It shouldn’t have escaped your notice, especially if you’ve read a few of my previous posts, that the original Planet of the Apes film is 50 years young this year. 50 years since Charleston Heston embarked on his mission into a world so very different yet hauntingly familiar to our own. 50 years since Kim Hunter’s Zira stood up to Ape authority and championed a ‘lesser creature’. 50 years since Roddy McDowall made a career out of playing a chimpanzee.
The original script for the film, written by The Twilight Zone creator Rod Serling, would have required a budget too big for any of the Hollywood studios to take on but a rewrite by Michael Wilson saw the setting of the story change and the rest, as they say, is history.
However, to celebrate such a milestone in the films life, Boom! Studios have adapted the original Serling script into a gorgeous, hard backed graphic novel so we can all, finally, share in the original vision for the Planet of the Apes.
Planet of the Apes Visionaries was released last week and tells the story of Thomas, an astronaut lost in time and space, alone on a crazy, mixed up world. Just like Thomas, the reader will find this world both new and yet, strangely familiar.
Dana Gould adapts Serling’s screenplay for the comic book format, packing the pages with tension and intrigue; and only a small proportion of this is lost by knowing what’s round the corner. Everyone reading will know that Thomas is going to come face to face with talking Apes, be captured and all the rest. What Gould and the artists have managed to achieve here is depicting recognisable sequences in an enjoyable way and playing up to the actual differences between this version and the original.
The most surprising thing about this version is how little is actually different. Not to ruin anyone’s reading of this but the story is pretty much the same as the 60’s movie counterpart. The setting and tone are the major differences, with a much more advanced Ape world for Thomas to get lost in, but the plot moves along at about the same rate and pace.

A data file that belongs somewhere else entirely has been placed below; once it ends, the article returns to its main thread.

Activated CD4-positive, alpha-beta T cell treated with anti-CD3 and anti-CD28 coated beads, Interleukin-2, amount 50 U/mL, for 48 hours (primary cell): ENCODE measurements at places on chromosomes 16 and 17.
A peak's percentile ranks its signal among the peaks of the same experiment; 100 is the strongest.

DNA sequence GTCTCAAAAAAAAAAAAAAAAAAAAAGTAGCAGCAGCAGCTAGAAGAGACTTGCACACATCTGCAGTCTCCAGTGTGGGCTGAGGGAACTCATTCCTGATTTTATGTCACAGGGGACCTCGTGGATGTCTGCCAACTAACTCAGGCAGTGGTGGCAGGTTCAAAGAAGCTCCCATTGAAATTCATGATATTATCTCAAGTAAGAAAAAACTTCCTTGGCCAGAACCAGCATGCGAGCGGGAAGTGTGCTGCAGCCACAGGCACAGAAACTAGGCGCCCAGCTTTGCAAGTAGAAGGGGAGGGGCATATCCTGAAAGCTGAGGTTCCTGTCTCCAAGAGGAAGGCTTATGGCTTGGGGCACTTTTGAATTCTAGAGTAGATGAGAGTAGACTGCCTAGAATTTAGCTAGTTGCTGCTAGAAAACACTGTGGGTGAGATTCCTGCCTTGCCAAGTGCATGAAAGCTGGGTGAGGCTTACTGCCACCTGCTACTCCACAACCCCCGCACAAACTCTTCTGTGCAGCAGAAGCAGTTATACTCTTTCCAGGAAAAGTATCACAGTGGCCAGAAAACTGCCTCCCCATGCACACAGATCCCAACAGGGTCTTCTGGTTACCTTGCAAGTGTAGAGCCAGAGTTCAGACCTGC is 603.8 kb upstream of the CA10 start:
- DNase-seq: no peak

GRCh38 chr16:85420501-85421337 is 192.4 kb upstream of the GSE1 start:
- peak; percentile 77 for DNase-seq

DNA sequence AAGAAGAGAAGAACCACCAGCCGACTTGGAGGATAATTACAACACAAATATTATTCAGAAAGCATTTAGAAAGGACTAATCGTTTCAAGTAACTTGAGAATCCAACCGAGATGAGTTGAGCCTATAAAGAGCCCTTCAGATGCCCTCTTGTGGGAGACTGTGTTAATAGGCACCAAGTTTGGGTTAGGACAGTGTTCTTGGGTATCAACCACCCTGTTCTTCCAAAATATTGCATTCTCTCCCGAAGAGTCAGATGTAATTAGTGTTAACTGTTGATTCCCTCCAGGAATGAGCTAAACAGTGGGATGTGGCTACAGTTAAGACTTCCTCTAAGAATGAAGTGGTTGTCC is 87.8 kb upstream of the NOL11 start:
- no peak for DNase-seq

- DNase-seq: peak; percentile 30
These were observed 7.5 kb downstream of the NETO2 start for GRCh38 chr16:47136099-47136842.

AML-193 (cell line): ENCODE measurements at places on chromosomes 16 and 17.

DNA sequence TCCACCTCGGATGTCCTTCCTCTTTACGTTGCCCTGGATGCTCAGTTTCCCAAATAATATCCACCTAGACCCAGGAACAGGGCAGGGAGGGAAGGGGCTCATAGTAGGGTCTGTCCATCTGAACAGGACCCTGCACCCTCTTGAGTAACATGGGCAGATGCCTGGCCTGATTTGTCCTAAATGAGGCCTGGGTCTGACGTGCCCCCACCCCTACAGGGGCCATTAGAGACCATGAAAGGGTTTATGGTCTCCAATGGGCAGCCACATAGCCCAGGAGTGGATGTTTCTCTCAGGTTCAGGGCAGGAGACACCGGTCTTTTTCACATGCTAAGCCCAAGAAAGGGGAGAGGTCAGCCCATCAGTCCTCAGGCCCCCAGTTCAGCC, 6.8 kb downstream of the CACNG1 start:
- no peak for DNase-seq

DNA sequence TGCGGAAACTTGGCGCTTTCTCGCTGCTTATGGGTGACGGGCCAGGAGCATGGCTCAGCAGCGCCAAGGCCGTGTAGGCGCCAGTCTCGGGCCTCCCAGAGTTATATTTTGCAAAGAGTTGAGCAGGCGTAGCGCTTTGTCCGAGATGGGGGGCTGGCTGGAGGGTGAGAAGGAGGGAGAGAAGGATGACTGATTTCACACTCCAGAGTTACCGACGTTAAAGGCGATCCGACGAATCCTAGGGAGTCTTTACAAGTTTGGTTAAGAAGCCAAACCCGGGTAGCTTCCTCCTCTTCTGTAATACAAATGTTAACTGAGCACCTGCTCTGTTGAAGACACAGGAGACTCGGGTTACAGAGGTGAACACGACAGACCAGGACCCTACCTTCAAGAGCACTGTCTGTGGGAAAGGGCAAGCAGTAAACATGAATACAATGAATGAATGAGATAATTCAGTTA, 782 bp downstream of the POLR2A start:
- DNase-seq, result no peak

Thomas, the central character, is a much more likable character than Taylor. He is compassionate and carries a sense of hope with him as he travels through the topsy turvy world. It’s clear from this adaption that Charleston Heston brought a lot of himself to the character of Taylor, making the astronaut cynical and full of rage. This works in the 60’s movie as he is a product of his time and an explanation for what ultimately happened to the Humans. In Dr Zaius’ eyes, Taylor reinforces everything he has come to understand about ‘Man’ which makes his actions understandable and, in a lot of ways, relatable.
Thomas, on the other hand, represents a contrasting example of ‘Man’ for the future rulers of the world. This has the effect of turning Dr Zaius and his fellow scientist’s into easier to recognise villains and easier to accept as such.
The change in character also makes the ending of both adaptions more intriguing. Everyone knows how the film ends, it is one of the most famous scenes in cinema history, however, the way that it plays out in Serling’s original concept is different enough still to provide a shock element at the end of the story. As a reader you wait for the big reveal but the twist will grab you and give you a good shaking. The entire final sequence of the book is touching and beautifully drawn.